Jean-Paul Marat: A Study of a Radical Journalist in the French Revolution

Houston, Patricia
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University of Hawaii at Manoa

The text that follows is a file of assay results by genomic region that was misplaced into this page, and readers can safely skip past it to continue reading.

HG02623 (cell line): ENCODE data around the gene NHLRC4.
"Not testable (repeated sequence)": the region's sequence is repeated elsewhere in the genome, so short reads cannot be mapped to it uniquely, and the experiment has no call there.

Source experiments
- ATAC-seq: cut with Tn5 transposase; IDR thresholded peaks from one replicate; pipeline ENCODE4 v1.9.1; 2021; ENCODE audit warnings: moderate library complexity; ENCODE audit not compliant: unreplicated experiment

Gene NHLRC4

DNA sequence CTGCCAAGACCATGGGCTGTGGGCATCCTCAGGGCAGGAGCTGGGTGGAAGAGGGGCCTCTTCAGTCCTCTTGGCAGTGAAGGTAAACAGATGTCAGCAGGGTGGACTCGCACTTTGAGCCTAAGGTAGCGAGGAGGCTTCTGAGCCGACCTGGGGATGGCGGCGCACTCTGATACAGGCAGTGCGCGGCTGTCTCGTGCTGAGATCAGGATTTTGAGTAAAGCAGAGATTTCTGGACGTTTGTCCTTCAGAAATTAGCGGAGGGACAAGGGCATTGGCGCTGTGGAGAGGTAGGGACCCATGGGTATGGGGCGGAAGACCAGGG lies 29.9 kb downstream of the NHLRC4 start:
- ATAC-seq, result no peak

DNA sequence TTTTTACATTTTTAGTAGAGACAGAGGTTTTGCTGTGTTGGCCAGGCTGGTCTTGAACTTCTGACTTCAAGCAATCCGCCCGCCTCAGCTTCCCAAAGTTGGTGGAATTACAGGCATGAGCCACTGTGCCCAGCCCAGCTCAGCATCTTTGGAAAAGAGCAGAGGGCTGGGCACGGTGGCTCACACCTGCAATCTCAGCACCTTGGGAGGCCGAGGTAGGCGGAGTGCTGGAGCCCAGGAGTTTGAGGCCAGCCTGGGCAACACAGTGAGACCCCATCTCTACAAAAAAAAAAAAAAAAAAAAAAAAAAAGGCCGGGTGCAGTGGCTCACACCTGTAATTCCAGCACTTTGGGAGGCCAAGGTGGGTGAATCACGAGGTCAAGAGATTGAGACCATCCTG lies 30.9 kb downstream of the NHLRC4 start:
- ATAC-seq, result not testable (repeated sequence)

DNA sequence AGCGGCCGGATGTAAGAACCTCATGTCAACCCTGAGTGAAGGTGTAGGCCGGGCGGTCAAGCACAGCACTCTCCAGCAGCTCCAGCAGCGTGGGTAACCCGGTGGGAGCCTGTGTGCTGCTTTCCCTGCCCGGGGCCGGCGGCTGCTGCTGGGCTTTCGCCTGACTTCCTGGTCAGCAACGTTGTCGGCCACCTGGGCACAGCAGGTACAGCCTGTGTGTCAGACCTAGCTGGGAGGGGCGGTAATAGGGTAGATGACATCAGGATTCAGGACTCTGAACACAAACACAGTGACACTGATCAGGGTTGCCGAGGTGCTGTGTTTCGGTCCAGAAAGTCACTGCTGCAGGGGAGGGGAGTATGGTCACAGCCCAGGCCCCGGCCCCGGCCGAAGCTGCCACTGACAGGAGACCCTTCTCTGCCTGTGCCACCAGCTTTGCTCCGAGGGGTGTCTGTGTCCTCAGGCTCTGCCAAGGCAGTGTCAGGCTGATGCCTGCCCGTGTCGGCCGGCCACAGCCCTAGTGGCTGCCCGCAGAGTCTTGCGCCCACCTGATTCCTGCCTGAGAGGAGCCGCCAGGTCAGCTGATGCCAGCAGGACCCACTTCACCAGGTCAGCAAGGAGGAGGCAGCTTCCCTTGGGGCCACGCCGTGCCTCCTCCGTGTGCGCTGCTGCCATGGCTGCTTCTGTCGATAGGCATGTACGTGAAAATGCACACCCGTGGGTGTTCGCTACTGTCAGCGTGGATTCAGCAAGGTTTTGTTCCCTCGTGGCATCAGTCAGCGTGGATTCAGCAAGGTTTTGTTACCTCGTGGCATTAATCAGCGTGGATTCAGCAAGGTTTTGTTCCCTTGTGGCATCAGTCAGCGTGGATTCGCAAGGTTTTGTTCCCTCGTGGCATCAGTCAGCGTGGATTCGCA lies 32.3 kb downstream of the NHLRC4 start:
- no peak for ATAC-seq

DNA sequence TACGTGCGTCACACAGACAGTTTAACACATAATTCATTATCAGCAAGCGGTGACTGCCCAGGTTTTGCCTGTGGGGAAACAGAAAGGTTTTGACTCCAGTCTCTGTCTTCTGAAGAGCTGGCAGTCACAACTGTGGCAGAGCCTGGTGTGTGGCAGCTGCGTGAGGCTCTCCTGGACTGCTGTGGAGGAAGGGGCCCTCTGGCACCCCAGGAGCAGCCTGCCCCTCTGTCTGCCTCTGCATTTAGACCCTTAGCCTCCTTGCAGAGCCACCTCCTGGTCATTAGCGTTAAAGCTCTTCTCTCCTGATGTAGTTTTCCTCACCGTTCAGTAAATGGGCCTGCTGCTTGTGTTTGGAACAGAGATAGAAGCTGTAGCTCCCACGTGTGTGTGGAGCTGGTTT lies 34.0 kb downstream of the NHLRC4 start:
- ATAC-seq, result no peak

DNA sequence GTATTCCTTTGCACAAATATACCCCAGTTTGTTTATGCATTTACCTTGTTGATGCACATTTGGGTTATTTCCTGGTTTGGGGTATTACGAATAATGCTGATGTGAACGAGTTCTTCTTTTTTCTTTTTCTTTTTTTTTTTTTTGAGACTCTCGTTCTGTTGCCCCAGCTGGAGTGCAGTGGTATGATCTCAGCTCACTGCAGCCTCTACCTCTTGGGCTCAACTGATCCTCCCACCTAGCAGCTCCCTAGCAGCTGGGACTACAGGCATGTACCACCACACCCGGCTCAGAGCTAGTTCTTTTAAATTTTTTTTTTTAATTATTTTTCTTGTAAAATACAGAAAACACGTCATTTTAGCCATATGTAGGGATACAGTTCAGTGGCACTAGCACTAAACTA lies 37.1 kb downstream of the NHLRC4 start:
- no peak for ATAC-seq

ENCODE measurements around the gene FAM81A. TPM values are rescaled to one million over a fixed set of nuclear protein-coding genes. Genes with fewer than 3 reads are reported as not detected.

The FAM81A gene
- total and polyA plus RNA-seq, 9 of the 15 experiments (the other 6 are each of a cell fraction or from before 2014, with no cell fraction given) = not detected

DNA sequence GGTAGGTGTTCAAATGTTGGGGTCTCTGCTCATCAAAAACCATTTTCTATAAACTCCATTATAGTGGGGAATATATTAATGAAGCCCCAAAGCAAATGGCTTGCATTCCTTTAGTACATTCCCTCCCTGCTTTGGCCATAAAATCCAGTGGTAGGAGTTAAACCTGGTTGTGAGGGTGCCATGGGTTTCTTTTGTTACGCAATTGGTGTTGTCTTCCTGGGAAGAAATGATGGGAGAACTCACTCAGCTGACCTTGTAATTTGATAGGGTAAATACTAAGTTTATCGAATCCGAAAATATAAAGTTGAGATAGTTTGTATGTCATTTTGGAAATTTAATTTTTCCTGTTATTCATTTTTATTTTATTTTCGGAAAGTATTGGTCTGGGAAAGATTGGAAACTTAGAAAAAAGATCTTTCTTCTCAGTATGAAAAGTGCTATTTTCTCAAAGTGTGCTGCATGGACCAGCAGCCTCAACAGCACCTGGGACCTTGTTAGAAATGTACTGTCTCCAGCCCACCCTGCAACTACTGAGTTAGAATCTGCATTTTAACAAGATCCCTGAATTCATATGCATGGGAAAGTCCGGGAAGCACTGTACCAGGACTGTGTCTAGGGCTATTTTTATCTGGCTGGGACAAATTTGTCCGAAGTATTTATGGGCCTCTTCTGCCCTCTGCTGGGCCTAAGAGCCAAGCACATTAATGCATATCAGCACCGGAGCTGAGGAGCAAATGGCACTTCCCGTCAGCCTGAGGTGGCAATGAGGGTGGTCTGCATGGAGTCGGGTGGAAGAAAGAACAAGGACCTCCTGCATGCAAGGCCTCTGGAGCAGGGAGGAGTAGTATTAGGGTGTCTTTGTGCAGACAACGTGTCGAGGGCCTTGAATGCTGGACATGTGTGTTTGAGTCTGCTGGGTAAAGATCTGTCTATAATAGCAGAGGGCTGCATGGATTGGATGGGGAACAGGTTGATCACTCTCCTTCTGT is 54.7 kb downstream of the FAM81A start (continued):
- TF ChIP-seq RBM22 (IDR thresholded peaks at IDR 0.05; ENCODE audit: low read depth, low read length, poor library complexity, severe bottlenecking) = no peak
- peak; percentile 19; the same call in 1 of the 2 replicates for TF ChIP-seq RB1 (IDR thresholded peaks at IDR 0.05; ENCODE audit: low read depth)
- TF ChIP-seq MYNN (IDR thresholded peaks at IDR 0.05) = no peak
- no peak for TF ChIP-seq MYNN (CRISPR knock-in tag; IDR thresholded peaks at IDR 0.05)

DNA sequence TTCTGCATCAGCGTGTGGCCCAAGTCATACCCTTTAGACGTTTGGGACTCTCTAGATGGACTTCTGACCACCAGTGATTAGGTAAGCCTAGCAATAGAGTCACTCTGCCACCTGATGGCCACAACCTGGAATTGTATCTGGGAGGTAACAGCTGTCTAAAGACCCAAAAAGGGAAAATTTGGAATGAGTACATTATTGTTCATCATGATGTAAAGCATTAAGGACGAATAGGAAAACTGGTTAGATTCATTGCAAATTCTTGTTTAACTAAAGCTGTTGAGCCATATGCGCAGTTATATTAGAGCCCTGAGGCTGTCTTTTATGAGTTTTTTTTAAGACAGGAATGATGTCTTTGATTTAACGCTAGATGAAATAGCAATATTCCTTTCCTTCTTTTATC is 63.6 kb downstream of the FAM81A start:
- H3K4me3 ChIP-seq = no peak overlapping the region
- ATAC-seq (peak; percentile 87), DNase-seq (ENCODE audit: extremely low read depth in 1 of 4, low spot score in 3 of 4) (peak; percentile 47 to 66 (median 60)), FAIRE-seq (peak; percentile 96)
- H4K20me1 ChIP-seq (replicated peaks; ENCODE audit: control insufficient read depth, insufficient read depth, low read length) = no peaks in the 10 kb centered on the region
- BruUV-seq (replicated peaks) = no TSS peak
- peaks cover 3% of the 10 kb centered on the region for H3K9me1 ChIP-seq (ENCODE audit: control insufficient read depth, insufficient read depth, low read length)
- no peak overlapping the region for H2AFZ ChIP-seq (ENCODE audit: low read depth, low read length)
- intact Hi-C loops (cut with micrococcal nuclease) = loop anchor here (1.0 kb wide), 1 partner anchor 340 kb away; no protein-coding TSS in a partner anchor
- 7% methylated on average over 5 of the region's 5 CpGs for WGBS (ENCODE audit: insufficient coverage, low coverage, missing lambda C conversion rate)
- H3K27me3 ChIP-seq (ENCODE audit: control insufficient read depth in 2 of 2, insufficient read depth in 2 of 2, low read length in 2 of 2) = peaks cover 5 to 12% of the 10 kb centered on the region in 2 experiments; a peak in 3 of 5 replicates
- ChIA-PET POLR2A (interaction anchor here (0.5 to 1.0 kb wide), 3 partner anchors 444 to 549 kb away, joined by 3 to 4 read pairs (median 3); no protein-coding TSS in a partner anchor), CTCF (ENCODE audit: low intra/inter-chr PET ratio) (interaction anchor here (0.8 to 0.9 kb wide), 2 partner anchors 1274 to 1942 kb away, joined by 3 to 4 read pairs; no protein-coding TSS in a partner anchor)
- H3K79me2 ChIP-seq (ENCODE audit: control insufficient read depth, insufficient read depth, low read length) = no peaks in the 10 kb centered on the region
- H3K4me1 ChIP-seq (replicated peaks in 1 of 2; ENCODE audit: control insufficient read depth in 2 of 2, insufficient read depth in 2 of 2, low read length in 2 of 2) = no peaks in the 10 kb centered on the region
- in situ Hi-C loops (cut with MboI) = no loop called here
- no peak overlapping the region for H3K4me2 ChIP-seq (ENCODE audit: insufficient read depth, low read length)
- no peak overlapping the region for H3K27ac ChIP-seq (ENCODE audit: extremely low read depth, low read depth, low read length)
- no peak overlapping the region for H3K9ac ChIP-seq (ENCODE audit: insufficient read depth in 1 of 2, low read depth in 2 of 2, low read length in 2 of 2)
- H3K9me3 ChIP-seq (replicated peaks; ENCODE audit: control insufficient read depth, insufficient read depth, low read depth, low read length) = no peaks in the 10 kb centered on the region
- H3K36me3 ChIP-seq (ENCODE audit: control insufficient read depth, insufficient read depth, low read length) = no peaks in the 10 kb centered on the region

When polite young Charlotte Corday plunged a kitchen knife into Jean-Paul Marat's chest on July 13, 1793, as he sat working in his medicinal bath, she ended more than just an individual's life. She had carried out what France's leaders had despaired of ever doing--she stilled the pen of the radical journalist who sent some nine hundred issues of his newspaper into the streets of Paris to fan the flames of the French Revolution. A Marat cult sprang up to mourn his death, and France exploded with emotion. His heart, separately embalmed, was enshrined like a religious relic in the Cordeliers' chapel, and his wasted body soon lay, if only temporarily, alongside Voltaire in the Pantheon of France's heroes. Yet this same Marat, who inspired the reverence of the revolutionary common people and the respect of contemporaries, was reviled by a large segment of European society. Historians would call him "scum," or a homicidal maniac who went mad in the cellars of Paris. To some the most inflammatory journalist of the French Revolution, Marat to others was a moderate in the revolution's radical wing. How this unkempt, humorless and apprehensive little man, who called himself and his newspaper "the friend of the people," provoked such controversy is the subject of this paper.
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